Microsoft KB Archive/10212
INFO: Definition of a Region
3.00 3.10 WINDOWS kbprg kbref kbdocerr
The information in this article applies to:
- Microsoft Windows Software Development Kit (SDK) 3.1
The term "region" is used throughout the Windows documentation; however, the term is not defined. This article explains regions, how they are used, and how a region is defined or specified.
Unlike most graphics packages that can manipulate only simple geometric structures (usually rectilinear), The Windows Graphics Device Interface (GDI) has the unique ability to gather an arbitrary set of spatially coherent points into a structure called a region, and perform complex yet rapid manipulations and calculations on such structures. This feature not only makes standard programs simpler and faster, it also allows operations to be performed that would otherwise be nearly impossible (for example, it is fundamental to the implementation of the Windows user interface).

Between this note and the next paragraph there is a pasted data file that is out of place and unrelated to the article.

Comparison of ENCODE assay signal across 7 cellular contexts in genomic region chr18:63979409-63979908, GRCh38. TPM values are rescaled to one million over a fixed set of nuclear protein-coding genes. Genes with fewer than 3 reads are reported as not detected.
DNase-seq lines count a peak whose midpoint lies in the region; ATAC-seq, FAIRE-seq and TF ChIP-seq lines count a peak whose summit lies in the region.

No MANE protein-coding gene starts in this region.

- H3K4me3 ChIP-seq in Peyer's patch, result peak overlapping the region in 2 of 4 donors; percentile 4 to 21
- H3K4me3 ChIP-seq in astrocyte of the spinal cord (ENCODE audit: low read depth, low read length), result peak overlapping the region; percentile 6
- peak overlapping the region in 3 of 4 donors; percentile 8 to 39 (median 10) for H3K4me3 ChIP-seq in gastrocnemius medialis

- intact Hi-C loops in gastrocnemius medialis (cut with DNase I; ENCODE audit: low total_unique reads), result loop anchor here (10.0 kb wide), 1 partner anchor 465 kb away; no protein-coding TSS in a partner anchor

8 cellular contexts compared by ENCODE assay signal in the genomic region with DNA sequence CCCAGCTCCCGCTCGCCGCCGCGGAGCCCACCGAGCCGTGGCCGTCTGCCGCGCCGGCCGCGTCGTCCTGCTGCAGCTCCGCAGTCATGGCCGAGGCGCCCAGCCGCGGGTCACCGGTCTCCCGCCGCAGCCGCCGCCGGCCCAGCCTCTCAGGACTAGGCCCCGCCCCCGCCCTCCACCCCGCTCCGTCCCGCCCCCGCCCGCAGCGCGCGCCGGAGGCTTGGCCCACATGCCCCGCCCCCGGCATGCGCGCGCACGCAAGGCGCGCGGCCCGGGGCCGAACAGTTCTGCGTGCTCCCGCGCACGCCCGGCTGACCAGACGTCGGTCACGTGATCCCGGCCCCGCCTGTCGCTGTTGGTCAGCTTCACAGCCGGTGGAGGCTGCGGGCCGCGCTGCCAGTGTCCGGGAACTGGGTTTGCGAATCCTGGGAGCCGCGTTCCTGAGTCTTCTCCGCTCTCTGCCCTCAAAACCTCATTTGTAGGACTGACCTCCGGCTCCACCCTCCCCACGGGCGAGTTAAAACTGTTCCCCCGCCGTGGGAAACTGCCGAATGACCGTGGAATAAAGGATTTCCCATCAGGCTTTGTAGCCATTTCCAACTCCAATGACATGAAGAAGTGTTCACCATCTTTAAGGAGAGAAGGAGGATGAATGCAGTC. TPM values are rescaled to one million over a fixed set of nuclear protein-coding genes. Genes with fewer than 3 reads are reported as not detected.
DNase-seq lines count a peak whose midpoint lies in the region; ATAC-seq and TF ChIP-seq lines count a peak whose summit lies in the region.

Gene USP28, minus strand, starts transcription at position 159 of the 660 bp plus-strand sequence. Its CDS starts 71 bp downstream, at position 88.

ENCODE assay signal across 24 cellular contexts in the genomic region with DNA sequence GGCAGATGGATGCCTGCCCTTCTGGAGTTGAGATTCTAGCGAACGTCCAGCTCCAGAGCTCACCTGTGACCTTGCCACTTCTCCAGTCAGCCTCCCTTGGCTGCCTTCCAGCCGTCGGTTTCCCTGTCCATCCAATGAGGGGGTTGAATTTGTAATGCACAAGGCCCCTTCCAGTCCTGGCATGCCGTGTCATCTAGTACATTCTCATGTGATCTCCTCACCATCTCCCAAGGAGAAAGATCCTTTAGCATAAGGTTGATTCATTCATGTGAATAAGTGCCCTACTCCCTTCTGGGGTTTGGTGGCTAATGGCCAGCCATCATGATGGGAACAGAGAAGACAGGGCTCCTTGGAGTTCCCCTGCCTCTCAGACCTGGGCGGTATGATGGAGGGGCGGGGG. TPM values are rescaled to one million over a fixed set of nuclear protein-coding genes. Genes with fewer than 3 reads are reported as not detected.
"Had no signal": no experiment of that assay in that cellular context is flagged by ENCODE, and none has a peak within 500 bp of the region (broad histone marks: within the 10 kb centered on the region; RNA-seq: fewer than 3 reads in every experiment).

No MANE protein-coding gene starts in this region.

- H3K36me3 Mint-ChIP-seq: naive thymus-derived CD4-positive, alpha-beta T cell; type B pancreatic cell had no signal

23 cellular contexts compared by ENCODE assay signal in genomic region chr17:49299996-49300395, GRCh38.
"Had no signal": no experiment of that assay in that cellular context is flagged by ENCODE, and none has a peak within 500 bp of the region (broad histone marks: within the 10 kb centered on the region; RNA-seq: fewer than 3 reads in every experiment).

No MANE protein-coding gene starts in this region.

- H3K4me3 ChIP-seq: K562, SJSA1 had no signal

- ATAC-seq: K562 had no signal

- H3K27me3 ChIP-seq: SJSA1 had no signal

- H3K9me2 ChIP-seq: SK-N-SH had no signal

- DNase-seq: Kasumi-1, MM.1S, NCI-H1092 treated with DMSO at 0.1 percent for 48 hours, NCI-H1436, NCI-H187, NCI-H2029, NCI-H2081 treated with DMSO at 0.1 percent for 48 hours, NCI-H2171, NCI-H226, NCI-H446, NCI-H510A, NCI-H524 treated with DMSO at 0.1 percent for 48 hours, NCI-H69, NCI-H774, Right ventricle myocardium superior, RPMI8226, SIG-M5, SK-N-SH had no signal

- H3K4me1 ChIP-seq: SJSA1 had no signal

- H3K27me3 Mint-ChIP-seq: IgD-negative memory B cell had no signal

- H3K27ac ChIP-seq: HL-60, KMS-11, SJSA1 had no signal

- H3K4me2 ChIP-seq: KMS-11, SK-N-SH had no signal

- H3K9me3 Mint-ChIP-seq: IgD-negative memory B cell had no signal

Although most GDI function parameters are given in logical units and then are converted to device units, region function parameters are given in device units.
A region is defined by defining lines, shapes (such as rectangles and ellipses), or other regions. The outline of a region should be one or more closed loops. A region can be concave or convex, can consist of one area or many disjoint areas, and can have "holes" in the middle.
Many calculations can be performed on regions. For example, given any two regions, GDI can find their union, intersection, difference, and exclusive. There is a set of graphic operations on regions to draw them on the screen.
When a region is selected into a Device Context (DC), a new clipping area is created. Any graphics sent to that DC will be clipped to the region created. Regions are defined using CreateRectRgn(), CreateEllipticRgn(), and CreatePolygonRgn().
Additional query words: 3.00 3.10
Keywords : kbSDKWin32 kbSDKWin16
Issue type : kbinfo
Technology : kbAudDeveloper kbWin3xSearch kbSDKSearch kbWinSDKSearch kbWinSDK310
Last Reviewed: June 19, 1999